• Move from domain and model-based approaches to data driven machine learning approaches,   a huge paradigm shift, largely due to deep learning.
  • Advances in sensors, computing hardware/software and communications have enabled connectivity at a massive scale.
  • Global Positioning System.
  • Smart Phones.
  • Medical non-invasive diagnostics and wireless health.
  • Greater ability to perform increasingly advanced space missions through intelligent robotics, resulting in a greater understanding of the universe through space exploration.
  • Autonomous vehicles: unmanned ground vehicles and unmanned aerial vehicles.
  • Advances in computing - from mainframes to servers to laptops, CPU to GPU.

9. What technological problems in signal processing were addressed in the last 25-30 years?

  • JPEG 2000 (a discrete wavelet transform based compression standard).
  • Integration of wireless technologies and signal processing.
  • Signal processing for medical imaging.
  • Low cost, miniaturized, sensing technologies enabled by microelectromechanical systems (MEMS) and nano technologies. This made the use of sensors and sensing technologies ubiquitous in our daily lives.
  • Increased density, miniaturization and lower cost of semiconductor memories.
  • Cloud computing.
  • Heterogeneous integration and performance scaling of chips to overcome limitations of Moore's Law.
  • Advances in Artificial Intelligence (AI), Machine Learning (ML) and Deep Learning (DL) are shifting the research attention towards intelligent, data-driven, signal processing.
  • Brain-Computer Interface (BCI), in essence, aims at controlling different assistive devices through the utilization of brain waves.
  • Graph Signal Processing (GSP): Classical signal processing tools developed in the Euclidean domain have been generalized to irregular domains such as graphs.
  • Passive radar systems for both target detection and ground imaging.
  • Applications of radar techniques span from ocean current monitoring to Earth digital elevation mapping, from automotive to biomedicine, from industrial monitoring in IoT scenarios to through the wall imaging, and from the detection of vital signs and discerning the activities of daily living.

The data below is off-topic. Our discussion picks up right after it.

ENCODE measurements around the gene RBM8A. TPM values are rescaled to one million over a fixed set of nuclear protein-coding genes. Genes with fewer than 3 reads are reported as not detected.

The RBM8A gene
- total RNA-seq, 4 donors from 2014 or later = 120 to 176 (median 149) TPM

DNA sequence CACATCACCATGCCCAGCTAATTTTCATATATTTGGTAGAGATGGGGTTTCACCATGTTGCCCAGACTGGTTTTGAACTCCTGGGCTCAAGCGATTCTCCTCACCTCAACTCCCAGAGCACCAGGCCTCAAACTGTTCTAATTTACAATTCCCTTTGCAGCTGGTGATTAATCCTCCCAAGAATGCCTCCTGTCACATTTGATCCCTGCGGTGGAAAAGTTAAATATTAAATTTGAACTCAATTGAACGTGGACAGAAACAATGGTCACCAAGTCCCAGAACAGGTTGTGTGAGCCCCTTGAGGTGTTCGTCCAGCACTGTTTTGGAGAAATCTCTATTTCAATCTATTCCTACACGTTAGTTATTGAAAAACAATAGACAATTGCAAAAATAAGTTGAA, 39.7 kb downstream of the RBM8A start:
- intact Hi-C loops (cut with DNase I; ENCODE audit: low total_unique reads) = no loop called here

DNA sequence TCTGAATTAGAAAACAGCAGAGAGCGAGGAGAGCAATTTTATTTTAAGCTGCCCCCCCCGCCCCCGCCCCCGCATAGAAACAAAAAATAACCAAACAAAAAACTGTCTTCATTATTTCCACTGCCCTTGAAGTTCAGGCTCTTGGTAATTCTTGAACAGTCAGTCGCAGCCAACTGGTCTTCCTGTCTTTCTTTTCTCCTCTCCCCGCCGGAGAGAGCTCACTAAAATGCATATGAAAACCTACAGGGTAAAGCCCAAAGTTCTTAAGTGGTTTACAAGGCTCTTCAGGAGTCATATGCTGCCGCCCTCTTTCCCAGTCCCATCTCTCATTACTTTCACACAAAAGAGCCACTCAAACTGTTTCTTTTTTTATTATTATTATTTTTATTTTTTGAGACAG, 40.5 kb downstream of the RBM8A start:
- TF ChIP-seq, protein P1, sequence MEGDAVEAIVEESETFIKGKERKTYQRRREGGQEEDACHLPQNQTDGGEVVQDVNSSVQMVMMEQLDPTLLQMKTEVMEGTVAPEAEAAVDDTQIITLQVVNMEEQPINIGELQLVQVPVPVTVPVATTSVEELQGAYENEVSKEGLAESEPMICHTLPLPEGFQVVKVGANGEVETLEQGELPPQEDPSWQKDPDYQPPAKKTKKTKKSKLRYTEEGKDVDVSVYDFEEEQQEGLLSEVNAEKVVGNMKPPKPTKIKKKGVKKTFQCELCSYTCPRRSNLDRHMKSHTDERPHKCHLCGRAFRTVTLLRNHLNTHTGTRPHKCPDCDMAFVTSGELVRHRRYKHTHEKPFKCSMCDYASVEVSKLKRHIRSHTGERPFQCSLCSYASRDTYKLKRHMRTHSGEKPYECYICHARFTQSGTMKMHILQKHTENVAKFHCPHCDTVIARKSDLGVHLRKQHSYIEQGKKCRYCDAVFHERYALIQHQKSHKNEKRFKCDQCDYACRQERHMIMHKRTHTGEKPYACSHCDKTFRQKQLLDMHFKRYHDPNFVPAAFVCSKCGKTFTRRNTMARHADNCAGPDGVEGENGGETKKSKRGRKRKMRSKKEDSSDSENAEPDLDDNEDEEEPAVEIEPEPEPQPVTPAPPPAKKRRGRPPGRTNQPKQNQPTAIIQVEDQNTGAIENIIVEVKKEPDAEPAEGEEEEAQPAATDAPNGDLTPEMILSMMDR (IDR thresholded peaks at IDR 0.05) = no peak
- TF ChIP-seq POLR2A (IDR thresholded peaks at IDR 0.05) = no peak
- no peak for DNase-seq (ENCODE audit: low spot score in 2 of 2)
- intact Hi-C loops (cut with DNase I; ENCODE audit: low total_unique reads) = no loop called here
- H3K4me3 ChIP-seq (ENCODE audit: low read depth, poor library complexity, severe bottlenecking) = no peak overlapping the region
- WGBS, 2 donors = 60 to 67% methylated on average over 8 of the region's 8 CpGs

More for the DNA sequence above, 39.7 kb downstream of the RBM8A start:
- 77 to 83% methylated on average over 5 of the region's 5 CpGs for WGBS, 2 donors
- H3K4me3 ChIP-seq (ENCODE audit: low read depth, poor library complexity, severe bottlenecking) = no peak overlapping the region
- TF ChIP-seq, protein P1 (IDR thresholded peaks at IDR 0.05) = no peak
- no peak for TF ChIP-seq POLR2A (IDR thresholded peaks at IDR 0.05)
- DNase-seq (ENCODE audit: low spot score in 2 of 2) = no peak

• Waveform optimization for system parameter estimation, an emerging topic in signal processing with applications in radar and remote sensing.
  • Cognitive radar, a recent and growing research area, offers substantial benefits for defense and civilian radar systems.
  • Explosive growth in wireless communications, especially for applications in the Industrial Internet of Things (IIoT).
  • Advances in speech processing and natural language processing leading to Siri, a virtual assistant of Apple, that adapts to and recommends how to operate within different emotional, social, and cultural norms
  • Machine translation – Automatic translation of speech into multiple languages.
  • High fidelity audio.
  • Compressive Sensing and Sparse Reconstruction. This allowed going around Nyquist Sampling Theorem by utilizing the sparsity of the sensed data. Broad applications covering all sensing modalities and applied to both signals and images.
  • Self-driving cars and integrated sensing and communications.
  • Convex optimizations and iterative-based techniques for optimum solutions to constrained minimization problems.

10. If there is one take home message you want the readers of this interview to have, what would it be?

Even though I worked for a short time at Bell Labs, Lenkurt Electric Company, and Stanford Linear Accelerator Center, I believe teaching is the best profession I have had. The primary advantages being a teacher was the freedom to choose the courses which allowed me to learn new topics by teaching them.  The second advantage of being a teacher was to change the areas of my research. My advice to the younger generations is that they should always try to be innovative and not hesitate to work on problems that no one has worked before and take chances on new problems which sometimes may not yield interesting results. Starting a career after graduation does not mean the end of learning and one must continue to learn throughout his/her career by reading new papers and taking short courses offered by university extension.